Happened again in the latest version of Rhino 7…
extend-grr2.3dm (149.3 KB)
In the past, that was a problem typical for trimmed surfaces or ones with highly accelerated curvature change that would cause a sudden flip of the direction of the eventual extension.
but now in Rhino 7 it happens all the time even with very simple surfaces in my workflow. Not sure why. Also, I noticed that it’s a challenge to extend a cylinder surface despite the preview suggesting that everything should be as expected. Sometimes, trying to extend a lightly curved surface by 200 mm will actually extend it by an extremely short distance such like 0,177234 mm.
This is what the “What” command says for your surface:
ID: b09b758a-d234-42f9-91f2-f437de5a586c (2)
Object name: (not named)
Layer name: Base 05b::Top
source = from layer
index = -1
Active visual analysis modes:
UserData ID: CE28DE29-F4C5-4faa-A50A-C3A6849B6329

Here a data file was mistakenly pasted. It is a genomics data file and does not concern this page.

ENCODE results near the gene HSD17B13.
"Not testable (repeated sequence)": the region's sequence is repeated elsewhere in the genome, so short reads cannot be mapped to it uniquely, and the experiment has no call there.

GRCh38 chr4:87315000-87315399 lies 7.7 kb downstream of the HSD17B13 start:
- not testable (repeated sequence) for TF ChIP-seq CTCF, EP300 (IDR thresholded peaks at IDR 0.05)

description: User text (0 entries)
saved in file: yes
copy count: 125
NURBS Surface"U": degree =3 CV count = 17 (-17.071 <= U <= -0.021)
"V": degree =1 CV count = 3 (0.167 <= V <= 1.042)
4 boundary edges
Edge Tolerances: all 0.000
Vertex Tolerances: all 0.000
Render mesh: 1 mesh 118 vertices 116 polygons
Created with fast meshing parameters.
Analysis mesh: none present
Untrim it and it will be fine to extend in the desired direction.
But don’t try to extend it sideways, because your 1st row of control points goes to the opposite direction rather than following the natural flow of the majority of the control points inside the surface. I think that this surface is a result of rebuilding a more complex surface, because Rhino tends to create those issues with the “Rebuild surface” and “Rebuild surface UV” tools.
The surface increases in curvature on that 'side edge-
If you slide the points in a bit and flatten that acceleration-
it extends more as you probably expect…